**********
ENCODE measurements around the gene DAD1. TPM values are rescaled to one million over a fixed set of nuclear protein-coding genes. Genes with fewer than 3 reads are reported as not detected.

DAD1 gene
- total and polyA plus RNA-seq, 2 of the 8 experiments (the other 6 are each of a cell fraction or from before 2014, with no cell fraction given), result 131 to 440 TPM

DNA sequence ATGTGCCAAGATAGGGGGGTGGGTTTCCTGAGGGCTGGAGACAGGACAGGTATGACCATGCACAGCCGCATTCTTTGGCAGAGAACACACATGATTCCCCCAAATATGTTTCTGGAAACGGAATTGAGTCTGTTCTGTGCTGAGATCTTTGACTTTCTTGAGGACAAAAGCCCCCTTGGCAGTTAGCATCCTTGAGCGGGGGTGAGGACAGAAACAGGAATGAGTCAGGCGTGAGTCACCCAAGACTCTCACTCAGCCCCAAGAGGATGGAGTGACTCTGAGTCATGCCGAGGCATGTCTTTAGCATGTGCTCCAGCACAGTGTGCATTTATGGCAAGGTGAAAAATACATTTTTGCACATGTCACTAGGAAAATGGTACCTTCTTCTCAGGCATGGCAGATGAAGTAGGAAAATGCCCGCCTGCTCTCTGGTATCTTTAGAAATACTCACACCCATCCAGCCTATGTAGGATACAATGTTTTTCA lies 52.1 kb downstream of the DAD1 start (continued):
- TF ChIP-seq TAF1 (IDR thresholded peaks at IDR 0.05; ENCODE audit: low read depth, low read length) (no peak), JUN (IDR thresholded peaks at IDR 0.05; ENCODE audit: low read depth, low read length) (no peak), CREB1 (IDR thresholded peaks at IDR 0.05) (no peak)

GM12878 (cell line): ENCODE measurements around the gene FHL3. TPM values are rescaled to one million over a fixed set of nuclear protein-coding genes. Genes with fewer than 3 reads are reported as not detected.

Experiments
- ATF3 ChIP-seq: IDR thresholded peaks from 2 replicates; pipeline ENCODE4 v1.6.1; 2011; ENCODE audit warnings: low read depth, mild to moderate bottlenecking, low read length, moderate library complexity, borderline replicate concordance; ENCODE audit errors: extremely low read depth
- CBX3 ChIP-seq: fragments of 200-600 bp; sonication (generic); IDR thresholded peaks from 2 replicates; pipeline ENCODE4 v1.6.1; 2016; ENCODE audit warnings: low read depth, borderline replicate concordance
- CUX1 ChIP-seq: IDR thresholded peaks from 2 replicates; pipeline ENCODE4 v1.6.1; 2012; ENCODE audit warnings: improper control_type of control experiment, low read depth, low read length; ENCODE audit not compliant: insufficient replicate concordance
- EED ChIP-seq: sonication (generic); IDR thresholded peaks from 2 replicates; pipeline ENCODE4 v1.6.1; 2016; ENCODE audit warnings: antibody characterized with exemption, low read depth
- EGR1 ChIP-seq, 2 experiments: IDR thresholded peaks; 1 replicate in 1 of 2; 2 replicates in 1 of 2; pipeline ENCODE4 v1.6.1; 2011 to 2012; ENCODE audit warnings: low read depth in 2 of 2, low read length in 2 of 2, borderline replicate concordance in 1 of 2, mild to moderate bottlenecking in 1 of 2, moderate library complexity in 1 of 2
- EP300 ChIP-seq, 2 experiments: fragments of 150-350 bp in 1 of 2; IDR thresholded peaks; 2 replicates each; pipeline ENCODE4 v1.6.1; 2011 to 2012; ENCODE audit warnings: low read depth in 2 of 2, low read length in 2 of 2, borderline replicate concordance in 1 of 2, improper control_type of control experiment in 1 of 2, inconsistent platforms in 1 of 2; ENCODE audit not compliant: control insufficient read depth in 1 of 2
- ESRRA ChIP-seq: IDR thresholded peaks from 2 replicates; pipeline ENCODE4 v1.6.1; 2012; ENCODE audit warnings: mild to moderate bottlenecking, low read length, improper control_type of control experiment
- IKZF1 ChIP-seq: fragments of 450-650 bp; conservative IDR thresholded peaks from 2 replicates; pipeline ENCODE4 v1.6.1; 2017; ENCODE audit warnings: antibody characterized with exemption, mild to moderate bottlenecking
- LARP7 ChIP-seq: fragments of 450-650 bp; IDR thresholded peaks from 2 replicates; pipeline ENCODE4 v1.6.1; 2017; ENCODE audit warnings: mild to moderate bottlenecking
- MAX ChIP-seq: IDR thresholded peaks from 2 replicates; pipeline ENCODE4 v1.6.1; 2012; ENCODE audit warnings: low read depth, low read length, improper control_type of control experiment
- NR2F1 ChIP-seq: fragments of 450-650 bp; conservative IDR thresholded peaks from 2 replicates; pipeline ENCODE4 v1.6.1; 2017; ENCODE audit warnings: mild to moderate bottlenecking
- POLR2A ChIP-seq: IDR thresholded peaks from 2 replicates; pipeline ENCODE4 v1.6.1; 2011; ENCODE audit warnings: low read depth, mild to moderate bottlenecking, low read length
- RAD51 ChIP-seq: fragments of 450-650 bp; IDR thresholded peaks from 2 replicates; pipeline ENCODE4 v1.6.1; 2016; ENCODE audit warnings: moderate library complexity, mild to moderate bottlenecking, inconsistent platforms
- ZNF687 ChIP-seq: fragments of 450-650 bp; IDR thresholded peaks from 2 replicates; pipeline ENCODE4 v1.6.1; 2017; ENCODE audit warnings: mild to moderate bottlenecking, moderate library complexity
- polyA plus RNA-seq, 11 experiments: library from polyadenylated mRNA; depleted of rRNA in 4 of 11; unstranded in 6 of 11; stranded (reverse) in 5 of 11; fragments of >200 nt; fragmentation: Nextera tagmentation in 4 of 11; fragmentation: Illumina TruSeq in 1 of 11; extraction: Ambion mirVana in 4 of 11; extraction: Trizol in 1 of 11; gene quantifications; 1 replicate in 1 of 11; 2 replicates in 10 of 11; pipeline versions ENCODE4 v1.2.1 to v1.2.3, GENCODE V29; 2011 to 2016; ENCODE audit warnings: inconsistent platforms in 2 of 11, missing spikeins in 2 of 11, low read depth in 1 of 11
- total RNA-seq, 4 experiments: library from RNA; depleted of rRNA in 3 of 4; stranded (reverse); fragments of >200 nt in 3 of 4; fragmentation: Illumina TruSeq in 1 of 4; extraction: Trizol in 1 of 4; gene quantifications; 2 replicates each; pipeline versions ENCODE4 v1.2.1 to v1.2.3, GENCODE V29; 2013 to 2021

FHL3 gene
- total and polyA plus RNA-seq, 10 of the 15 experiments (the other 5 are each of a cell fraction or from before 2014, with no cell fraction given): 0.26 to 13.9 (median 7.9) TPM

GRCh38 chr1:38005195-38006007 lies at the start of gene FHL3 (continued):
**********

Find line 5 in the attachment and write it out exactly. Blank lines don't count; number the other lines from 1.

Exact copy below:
- TF ChIP-seq TAF1 (IDR thresholded peaks at IDR 0.05; ENCODE audit: low read depth, low read length) (no peak), JUN (IDR thresholded peaks at IDR 0.05; ENCODE audit: low read depth, low read length) (no peak), CREB1 (IDR thresholded peaks at IDR 0.05) (no peak)